By Ajai Shukla
Business Standard, 27th Jan 20
The all-time high participation of American-origin aircraft in Sunday’s Republic Day parade, alongside a noticeably reduced Russian presence, underlines the growing shift in India’s weapons procurement priorities.
While the Indian arsenal continues to field large number of legacy Russian weapons platforms, the new weaponry being inducted is mainly of US or Indian origin.
The American aircraft in the parade included the newly arrived CH-47F Chinook heavy-lift helicopter, the AH-64E Apache attack helicopter, C-130J Super Hercules special operations aircraft and the C-17 Globemaster III strategic airlifter. In addition, the navy’s tableau featured the P-8I Poseidon multi-mission maritime aircraft.
In contrast, the parade featured only three Russian aircraft – the Sukhoi-30MKI and MiG-29UPG fighters and the Mi-17V5 medium-lift helicopter. Russian Ilyushin-76 and Antonov-32 transport aircraft also remain in the Indian Air Force’s (IAF’s) fleet, but were absent, with the more contemporary American C-130J and C-17s being preferred for the parade.
There was also significant participation by Indian-built aircraft, including the Dhruv advanced light helicopter (ALH), its weaponised version called the Rudra, Dornier light transport aircraft, and Jaguar fighter-bombers – all built by Hindustan Aeronautics Limited (HAL). The Netra airborne early warning (AEW) aircraft, developed by the Defence R&D Organisation (DRDO) on a Brazilian Embraer business jet was also showcased in the parade.
Meanwhile, the IAF tableau featured the indigenous light combat aircraft. The IAF has finalised, and is shortly slated to sign with HAL, an approximately Rs 26,000 crore order for 83 Tejas Mark 1A fighters.
Similarly, ground systems participation, which has traditionally featured a large number of Russian weapons platforms, was noticeably biased towards indigenous and non-Russian weaponry. The only Russian ground systems featured were the T-90S Bhishma tank and BMP-2 infantry combat vehicle – which both continue to form the backbone of India’s armoured forces.
Meanwhile, Indian systems included the new K-9 Vajra-T self-propelled medium artillery gun (designed by South Korea and built by Larsen & Toubro in India), the Ordnance Factory’s Dhanush medium artillery gun and the DRDO’s Sarvatra assault bridge and eponymous Short Span Bridging System. The DRDO’s promising Advanced Towed Artillery Gun System (ATAGS), which participated last year, was conspicuous by its absence.
There was a strong Indian flavour to missile and air defence systems as well. There was a debut appearance for the DRDO-developed Anti-Satellite Weapon (ASAT), which was ostentatiously tested last March in the so-called Mission Shakti – arousing international criticism, albeit shortlived, for allegedly creating space debris.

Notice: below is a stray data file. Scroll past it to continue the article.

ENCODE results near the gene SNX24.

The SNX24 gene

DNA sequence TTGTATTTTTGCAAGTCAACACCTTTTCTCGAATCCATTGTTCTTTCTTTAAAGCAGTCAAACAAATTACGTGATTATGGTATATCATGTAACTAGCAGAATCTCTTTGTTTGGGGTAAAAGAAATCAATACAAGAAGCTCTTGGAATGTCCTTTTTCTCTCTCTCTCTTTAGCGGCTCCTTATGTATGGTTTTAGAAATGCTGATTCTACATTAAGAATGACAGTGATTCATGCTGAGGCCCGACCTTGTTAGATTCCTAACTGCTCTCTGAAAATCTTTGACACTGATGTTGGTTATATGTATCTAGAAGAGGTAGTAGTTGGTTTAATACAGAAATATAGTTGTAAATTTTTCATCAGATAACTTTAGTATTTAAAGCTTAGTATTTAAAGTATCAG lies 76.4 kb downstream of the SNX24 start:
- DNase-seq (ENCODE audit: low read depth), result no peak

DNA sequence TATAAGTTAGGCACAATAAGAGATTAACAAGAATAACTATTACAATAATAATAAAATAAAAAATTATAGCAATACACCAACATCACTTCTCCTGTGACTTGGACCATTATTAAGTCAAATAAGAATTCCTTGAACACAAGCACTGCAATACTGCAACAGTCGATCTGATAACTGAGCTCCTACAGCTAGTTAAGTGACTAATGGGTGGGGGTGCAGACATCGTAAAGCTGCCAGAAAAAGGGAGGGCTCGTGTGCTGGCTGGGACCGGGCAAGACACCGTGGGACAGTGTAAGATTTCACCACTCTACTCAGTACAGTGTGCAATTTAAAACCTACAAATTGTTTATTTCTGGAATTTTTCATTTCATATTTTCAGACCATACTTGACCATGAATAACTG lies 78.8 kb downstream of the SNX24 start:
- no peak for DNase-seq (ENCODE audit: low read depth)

In the air defence arena, which was dominated by a range of Russian missiles for half a century, this year’s parade featured only DRDO’s Akash missile system, which is being deployed in numbers on the China border, even as an upgraded version is developed. Also on display was the DRDO’s eponymous Air Defence Tactical Control Radar (ADTCR), which will control the air defence campaign, being used for surveillance, detection, tracking, identifying and engaging enemy aerial targets from multiple command posts and missile launchers.
However, a new Russian air defence system could well occupy centre stage in next year’s parade, with delivery of the first Russian S-400 Triumf missile units slated for late-2020. India has defied strong pressure from Washington in going ahead with the purchase of five S-400 units from Russia for $5.43 billion.
In addition to the large number of weapons systems that debuted in this years parade – including the Chinook and Apache helicopters, the K-9 Vajra-T and the DRDO’s promising Astra missile (in the DRDO’s tableau) – the military scored two other significant firsts on Sunday.
For the first time, the prime minister paid homage to soldiers, sailors and airmen who had laid down their lives for the country at a new location – the National War Memorial that was inaugurated last February. Until now, prime ministers have paid homage at the Amar Jawan Jyothi (eternal flame) memorial at India Gate.
Also unprecedented was the presence of a tri-service chief – the newly created appointement of Chief of Defence Staff (CDS), to which former army chief, General Bipin Rawat, was appointed on the new year. The prime minister and president were, for the first time, received by four general rank officers – the CDS and the three service chiefs.